Effects of Depressive Symptoms on Health-Related Quality of Life in Asthma Patients
Article first published online: 25 DEC 2001
Journal of General Internal Medicine
Volume 15, Issue 5, pages 301–310, May 2000
How to Cite
Mancuso, C. A., Peterson, M. G. E. and Charlson, M. E. (2000), Effects of Depressive Symptoms on Health-Related Quality of Life in Asthma Patients. Journal of General Internal Medicine, 15: 301–310. doi: 10.1046/j.1525-1497.2000.07006.x
- Issue published online: 25 DEC 2001
- Article first published online: 25 DEC 2001
- depressive symptoms;
- quality of life;
- global measure
OBJECTIVE: To assess the effects of depressive symptoms on asthma patients' reports of functional status and health-related quality of life.
DESIGN: Cross-sectional study.
SETTING: Primary care internal medicine practice at a tertiary care center in New York City.
PATIENTS: We studied 230 outpatients between the ages of 18 and 62 years with moderate asthma.
MEASUREMENTS AND MAIN RESULTS: Patients were interviewed in person in English or Spanish with two health-related quality-of-life measures, the disease-specific Asthma Quality of Life Questionnaire (AQLQ) (possible score range, 1 to 7; higher scores reflect better function) and the generic Medical Outcomes Study SF-36 (general population mean is 50 for both the Physical Component Summary [PCS] score and Mental Component Summary [MCS] score). Patients also completed a screen for depressive symptoms, the Geriatric Depression Scale (GDS), and a global question regarding current disease activity. Stepwise multivariate analyses were conducted with the AQLQ and SF-36 scores as the dependent variables and depressive symptoms, comorbidity, asthma, and demographic characteristics as independent variables. The mean age of patients was 41 ± SD 11 years and 83% were women. The mean GDS score was 11 ± SD 8 (possible range, 0 to 30; higher scores reflect more depressive symptoms), and a large percentage of patients, 45%, scored above the threshold considered positive for depression screening. Compared with patients with a negative screen for depressive symptoms, patients with a positive screen had worse composite AQLQ scores (3.9 ± SD 1.3 vs 2.8 ± SD 0.8, P < .0001) and worse PCS scores (40 ± SD 11 vs 34 ± SD 8, P < .0001) and worse MCS scores (48 ± SD 11 vs 32 ± SD 10, P < .0001) scores. In stepwise analyses, current asthma activity and GDS scores had the greatest effects on patient-reported health-related quality of life, accounting for 36% and 11% of the variance, respectively, for the composite AQLQ, and 11% and 38% of the variance, respectively, for the MCS in multivariate analyses.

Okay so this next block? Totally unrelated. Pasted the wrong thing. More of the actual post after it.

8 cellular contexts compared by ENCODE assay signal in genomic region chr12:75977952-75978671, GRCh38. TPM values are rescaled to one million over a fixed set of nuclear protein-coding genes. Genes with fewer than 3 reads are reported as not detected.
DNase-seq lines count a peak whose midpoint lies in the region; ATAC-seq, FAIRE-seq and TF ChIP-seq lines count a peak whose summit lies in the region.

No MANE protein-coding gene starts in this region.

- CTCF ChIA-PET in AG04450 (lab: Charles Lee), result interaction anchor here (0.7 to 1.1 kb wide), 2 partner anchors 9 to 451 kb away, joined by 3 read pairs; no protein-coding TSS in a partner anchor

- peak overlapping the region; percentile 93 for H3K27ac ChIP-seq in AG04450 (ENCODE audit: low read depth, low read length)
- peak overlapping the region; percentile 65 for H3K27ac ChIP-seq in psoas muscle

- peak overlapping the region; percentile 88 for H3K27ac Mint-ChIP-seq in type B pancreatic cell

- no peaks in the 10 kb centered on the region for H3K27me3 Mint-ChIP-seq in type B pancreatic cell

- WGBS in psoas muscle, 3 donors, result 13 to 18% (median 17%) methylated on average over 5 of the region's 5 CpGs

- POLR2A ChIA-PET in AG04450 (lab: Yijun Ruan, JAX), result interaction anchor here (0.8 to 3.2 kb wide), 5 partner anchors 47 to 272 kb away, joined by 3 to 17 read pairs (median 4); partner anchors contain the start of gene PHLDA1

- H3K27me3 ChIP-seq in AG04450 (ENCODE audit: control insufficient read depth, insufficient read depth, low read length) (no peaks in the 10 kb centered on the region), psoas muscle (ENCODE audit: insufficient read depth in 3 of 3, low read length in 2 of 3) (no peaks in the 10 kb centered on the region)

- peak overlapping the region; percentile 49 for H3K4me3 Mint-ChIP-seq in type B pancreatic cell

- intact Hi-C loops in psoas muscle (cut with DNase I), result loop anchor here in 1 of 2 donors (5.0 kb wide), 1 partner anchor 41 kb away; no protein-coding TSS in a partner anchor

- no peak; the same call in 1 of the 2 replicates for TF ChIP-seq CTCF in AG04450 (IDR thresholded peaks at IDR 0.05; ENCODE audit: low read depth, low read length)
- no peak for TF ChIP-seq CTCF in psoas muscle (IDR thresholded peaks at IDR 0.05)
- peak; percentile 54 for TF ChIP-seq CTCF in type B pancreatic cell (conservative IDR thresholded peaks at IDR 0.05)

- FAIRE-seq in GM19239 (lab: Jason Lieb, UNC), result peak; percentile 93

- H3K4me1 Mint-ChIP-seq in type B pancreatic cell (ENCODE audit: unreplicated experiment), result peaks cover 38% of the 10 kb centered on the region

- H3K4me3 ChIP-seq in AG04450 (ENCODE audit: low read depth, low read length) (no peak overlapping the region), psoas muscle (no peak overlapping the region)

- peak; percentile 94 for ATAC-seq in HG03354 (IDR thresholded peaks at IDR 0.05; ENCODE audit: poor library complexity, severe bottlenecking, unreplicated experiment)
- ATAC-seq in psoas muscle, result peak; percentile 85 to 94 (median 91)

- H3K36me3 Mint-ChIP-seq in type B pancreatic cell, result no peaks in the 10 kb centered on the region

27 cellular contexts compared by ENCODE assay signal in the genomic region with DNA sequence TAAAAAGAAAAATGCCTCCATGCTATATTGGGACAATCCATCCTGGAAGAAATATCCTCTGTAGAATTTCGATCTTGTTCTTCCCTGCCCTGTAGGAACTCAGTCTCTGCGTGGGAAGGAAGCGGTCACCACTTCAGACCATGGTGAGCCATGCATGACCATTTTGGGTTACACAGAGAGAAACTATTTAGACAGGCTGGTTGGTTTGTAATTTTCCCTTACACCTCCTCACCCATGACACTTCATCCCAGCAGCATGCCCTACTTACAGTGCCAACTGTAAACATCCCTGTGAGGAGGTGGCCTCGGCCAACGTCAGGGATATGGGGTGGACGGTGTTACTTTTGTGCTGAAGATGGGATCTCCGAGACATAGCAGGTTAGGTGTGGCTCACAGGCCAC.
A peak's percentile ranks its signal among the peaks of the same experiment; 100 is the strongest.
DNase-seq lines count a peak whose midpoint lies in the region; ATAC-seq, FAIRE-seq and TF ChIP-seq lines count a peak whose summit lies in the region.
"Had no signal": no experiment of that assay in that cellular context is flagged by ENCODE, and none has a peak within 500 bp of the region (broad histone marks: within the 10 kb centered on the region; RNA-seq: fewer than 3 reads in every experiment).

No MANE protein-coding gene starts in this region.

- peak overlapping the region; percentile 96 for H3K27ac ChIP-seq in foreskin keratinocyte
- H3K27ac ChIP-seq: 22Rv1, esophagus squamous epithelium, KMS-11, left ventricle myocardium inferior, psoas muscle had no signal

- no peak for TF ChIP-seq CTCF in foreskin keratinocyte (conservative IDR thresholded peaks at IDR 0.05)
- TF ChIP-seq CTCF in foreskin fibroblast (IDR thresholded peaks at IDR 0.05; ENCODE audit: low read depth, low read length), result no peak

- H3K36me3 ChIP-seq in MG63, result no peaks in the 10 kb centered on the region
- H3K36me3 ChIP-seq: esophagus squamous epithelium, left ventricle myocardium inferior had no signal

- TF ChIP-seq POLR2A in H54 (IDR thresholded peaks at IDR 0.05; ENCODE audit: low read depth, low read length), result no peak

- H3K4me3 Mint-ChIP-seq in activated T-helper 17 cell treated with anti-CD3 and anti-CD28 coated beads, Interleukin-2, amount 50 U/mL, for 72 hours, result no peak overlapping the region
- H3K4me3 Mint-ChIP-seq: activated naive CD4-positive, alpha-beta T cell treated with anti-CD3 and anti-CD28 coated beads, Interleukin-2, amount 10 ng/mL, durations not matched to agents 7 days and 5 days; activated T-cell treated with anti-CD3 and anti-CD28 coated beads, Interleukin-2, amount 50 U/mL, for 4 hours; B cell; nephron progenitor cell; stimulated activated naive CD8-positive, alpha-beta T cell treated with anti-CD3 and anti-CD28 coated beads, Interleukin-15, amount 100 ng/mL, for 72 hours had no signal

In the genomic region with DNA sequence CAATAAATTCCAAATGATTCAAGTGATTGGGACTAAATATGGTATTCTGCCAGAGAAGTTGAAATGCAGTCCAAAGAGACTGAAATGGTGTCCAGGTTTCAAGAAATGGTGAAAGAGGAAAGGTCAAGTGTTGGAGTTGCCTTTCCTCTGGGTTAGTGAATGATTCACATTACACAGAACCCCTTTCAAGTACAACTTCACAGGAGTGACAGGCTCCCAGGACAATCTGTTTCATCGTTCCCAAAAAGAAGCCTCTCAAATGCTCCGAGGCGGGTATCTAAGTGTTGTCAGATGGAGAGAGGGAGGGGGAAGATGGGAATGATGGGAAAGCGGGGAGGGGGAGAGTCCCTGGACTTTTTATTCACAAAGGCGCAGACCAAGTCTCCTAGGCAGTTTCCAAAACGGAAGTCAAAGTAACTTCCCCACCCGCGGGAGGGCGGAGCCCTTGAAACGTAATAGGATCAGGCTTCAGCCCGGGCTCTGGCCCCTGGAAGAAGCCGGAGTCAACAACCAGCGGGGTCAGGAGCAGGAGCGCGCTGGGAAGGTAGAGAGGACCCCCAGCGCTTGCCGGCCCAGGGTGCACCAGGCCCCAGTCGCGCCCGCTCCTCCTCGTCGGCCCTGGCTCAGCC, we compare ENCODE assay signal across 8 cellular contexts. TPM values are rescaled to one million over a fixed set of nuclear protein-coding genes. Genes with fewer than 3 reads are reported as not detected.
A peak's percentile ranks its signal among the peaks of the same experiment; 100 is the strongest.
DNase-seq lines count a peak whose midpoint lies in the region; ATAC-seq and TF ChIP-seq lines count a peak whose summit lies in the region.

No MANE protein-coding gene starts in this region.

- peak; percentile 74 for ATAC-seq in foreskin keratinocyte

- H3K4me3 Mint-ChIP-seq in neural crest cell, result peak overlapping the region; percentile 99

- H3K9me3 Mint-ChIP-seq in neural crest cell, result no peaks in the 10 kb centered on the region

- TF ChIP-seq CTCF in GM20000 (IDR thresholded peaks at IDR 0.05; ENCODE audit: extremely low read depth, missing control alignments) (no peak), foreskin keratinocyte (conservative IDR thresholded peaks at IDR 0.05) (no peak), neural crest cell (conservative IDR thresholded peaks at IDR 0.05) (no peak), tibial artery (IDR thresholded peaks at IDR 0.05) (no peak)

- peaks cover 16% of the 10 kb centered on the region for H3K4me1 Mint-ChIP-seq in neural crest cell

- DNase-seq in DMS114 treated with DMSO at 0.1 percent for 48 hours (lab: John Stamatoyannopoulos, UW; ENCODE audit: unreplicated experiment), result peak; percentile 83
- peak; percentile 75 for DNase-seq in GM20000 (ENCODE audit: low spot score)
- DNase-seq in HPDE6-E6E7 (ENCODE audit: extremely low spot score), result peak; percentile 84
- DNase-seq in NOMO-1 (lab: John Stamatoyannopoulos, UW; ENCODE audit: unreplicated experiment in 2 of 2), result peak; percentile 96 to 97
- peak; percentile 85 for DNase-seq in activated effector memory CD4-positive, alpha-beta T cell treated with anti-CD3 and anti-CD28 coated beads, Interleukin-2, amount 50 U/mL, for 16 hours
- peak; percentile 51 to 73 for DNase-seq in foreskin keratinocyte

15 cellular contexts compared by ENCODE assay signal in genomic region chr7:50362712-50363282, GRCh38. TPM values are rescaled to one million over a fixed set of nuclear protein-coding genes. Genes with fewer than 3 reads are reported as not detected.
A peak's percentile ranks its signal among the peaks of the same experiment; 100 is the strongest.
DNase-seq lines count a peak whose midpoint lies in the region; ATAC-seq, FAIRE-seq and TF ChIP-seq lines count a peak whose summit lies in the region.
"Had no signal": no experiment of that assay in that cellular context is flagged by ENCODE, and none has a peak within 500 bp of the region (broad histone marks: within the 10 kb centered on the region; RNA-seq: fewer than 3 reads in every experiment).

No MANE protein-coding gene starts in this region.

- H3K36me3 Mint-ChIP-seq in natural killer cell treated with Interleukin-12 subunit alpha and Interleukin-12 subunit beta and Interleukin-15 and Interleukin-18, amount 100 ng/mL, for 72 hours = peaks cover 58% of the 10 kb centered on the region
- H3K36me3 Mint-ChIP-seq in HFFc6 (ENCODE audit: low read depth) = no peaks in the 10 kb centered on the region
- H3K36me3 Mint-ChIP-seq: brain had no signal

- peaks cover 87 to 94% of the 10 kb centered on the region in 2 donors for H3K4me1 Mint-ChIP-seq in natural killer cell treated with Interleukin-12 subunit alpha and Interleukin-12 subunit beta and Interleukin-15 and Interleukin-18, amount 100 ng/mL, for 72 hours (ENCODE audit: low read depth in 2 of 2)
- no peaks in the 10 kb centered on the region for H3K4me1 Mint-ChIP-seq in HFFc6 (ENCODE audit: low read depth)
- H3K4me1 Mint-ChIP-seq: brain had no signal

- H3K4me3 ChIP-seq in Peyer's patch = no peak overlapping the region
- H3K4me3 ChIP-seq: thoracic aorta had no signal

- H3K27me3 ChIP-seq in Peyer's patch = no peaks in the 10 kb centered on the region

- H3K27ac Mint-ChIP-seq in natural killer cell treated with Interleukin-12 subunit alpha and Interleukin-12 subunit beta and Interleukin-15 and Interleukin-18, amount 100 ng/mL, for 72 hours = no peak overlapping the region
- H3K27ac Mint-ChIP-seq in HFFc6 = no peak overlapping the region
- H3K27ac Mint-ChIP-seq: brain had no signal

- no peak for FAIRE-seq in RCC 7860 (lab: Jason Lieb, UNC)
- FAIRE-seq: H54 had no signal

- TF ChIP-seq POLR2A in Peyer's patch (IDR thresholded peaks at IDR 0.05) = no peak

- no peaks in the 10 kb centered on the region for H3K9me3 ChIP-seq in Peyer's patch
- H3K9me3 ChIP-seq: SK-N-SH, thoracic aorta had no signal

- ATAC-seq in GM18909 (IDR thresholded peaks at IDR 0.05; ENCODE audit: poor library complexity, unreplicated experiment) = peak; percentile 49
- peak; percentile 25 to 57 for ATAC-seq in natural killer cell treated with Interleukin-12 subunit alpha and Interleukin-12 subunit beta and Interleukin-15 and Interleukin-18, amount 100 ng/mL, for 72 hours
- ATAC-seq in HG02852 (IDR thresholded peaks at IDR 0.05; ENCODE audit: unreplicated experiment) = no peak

CONCLUSIONS: Nearly half of asthma patients in this study had a positive screen for depressive symptoms. Asthma patients with more depressive symptoms reported worse health-related quality of life than asthma patients with similar disease activity but fewer depressive symptoms. Given the new emphasis on functional status and health-related quality of life measured by disease-specific and general health scales, we conclude that psychological status indicators should also be considered when patient-derived measures are used to assess outcomes in asthma.